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Disc Players - What is Digital Pre-Amp Mode and how does it work?

Relevant Products: Azur 851C

What is a Pre-Amp?

A Pre-amp is an electronic amplifier that takes a small electrical signal and converts this to a larger version, known as Line Level. This is then ‘loud’ enough for a power amplifier to interpret and amplify further to a listening level.

This signal can be restricted with the use of volume control to prevent damage to your speakers. This is necessary as producing the maximum signal possible from both units may damage your speakers and allows control to establish a comfortable listening level.

A pre-amplifier also has the ability to ‘clean’ a signal and reduce distortion and ‘hum’ from the audio signal as it is amplified. This ensures that you hear more of the music and less background noise caused by the equipment in use.

How is Digital Pre-Amp (DPA) Mode different to a regular Pre-Amp?

A digital source does not produce a signal in the same way as an analogue source. An analogue source is gradual, as with a sound wave. This can be at any volume level and include the distortion and ‘hum’ previously mentioned.

With digital, there can be no variation in signal power, this is either ‘on’ or ‘off’ as in the image below.

          

  Digital Wave                                                                             Analogue Wave

As a digital source already produces the maximum output available, the ‘amplification’ part is therefore unnecessary.

How does this relate to my Network Player?

As the amplification of digital sources is not necessary, it could be easily determined that a pre-amplifier may be an irrelevant feature, however, this assessment may be misguided.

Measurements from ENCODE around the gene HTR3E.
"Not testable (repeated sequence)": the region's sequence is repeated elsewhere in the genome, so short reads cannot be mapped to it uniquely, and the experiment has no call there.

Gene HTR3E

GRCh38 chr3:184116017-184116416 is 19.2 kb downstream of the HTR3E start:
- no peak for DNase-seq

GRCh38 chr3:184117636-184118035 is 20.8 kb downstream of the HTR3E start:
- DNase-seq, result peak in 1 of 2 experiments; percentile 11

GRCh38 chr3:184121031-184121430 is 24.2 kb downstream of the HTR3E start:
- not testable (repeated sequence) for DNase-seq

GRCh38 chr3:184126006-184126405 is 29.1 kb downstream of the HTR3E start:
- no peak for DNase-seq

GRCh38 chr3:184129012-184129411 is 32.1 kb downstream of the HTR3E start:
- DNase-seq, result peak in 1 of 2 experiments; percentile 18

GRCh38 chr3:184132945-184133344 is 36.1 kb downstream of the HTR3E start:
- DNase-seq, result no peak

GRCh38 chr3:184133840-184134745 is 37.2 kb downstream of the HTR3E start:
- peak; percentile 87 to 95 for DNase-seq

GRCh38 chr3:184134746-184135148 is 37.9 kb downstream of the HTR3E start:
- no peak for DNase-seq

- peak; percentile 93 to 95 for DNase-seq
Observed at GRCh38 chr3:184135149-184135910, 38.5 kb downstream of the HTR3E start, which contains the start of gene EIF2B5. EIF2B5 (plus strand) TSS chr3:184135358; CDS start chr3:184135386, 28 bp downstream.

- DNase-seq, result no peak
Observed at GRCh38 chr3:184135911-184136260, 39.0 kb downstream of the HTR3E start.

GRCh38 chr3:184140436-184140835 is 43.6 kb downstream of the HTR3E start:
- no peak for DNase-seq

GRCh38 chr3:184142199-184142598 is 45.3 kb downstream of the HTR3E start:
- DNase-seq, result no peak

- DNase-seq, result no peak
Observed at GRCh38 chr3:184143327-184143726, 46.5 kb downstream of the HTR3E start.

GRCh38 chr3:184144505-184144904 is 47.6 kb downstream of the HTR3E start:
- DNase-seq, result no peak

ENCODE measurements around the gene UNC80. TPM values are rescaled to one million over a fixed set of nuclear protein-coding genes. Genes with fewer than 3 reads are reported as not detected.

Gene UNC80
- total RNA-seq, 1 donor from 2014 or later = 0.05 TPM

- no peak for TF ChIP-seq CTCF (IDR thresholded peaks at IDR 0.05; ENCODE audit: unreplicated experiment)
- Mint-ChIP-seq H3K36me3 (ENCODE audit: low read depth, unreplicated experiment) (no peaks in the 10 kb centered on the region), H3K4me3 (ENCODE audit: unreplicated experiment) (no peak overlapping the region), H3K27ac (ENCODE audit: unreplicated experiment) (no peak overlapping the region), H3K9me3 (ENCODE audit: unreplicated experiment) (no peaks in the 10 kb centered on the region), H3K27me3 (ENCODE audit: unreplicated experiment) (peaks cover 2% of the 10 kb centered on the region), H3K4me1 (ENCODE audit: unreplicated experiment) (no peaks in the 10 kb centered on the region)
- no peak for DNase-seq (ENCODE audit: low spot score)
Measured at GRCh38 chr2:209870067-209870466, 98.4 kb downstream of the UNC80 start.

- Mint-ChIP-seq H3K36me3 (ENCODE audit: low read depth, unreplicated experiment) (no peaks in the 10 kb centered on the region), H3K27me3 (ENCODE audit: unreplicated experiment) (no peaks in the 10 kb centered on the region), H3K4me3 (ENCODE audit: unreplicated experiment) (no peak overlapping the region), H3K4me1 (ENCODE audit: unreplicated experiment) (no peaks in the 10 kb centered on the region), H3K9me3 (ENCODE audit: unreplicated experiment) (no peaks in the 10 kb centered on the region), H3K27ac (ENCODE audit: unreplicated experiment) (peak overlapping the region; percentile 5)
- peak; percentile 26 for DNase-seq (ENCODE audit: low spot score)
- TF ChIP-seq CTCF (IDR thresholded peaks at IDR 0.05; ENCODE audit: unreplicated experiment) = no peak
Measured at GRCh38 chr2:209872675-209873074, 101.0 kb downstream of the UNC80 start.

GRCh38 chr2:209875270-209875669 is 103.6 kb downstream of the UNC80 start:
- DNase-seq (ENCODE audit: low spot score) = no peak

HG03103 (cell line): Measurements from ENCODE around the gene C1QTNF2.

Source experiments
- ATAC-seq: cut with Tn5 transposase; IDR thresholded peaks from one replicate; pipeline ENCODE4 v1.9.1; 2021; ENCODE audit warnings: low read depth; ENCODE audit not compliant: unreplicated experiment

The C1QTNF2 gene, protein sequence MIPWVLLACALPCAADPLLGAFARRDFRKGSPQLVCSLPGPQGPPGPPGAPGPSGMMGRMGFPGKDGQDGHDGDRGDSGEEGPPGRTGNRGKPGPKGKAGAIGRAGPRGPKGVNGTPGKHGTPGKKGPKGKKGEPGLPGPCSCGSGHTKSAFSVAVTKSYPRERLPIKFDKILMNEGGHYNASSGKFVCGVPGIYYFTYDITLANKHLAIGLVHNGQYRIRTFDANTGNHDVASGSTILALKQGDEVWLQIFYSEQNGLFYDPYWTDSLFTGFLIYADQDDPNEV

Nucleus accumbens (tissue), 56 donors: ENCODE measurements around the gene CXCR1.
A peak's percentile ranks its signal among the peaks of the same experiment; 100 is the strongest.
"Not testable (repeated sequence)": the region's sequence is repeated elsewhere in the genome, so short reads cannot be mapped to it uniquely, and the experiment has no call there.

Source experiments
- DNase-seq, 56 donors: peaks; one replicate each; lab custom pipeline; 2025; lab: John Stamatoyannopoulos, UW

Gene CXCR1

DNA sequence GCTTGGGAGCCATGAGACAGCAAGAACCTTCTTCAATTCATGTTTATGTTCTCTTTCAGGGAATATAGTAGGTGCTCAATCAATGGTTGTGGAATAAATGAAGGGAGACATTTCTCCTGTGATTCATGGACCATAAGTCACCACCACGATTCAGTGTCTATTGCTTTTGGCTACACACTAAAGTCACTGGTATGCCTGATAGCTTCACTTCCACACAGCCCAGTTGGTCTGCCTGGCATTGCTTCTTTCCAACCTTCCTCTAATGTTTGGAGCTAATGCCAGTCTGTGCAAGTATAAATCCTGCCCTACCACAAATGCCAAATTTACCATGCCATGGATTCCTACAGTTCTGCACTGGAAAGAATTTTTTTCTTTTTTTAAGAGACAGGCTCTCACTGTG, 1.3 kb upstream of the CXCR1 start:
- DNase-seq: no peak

As digital sources produce the maximum output, there is still a necessity to prevent this large signal from damaging your speakers.

For this reason, when Digital Pre-Amp (DPA) mode is switched on, the volume control of your Network Player becomes active, allowing you to control the output of your unit. This, in turn, prevents the Power amplifier from delivering a full signal to your speakers and damaging them.

 

Helpful tips and ways to prevent damage

If you wish to use one of our Network Players as a Digital Pre-Amplifier we have a few tips to prevent damage or confusion regarding your system.

  • DPA mode is NOT enabled upon initial set-up of the Network Player and as such must be enabled before connecting to a power amplifier. Failure to do so may result in speaker damage.
  • When you attempt to enable DPA Mode, we would advise switching this feature on before connecting the Network Player to your Power Amplifier. If you have already connected the devices, please ensure there is no audio playing through your system.
  • Please check the volume of the Network Player is initially set to a low level every time you use the unit, before switching the Power Amplifier on.
  • If at any point you wish to perform a factory reset on your unit, this will then disable Digital Pre-Amp Mode. This will, therefore, need to be switched back on before using your system.
  • We would advise checking DPA is enabled after every firmware update as a precaution.
  • If at any point you wish to connect an analogue device such as a turntable to your system, this will not be possible directly as there are no analogue inputs within the Network Player. You may use an Analogue-to-Digital converter although this can reduce the quality of the audio. This is because the signal will later need to be converted back to analogue to be sent to your speakers and the conversion can add audio distortion.

When is Digital Pre-Amp Mode unnecessary?

DPA Mode is unnecessary when connecting to an Integrated Amplifier as this unit also has a Pre-Amplifier included.

If using a traditional external Pre-Amp, DPA will also be unnecessary for the same reason as above.

You may enable DPA Mode in both of these instances if you wish, although this will then ensure that your system has two separate, active volume controls which may be unwarranted.

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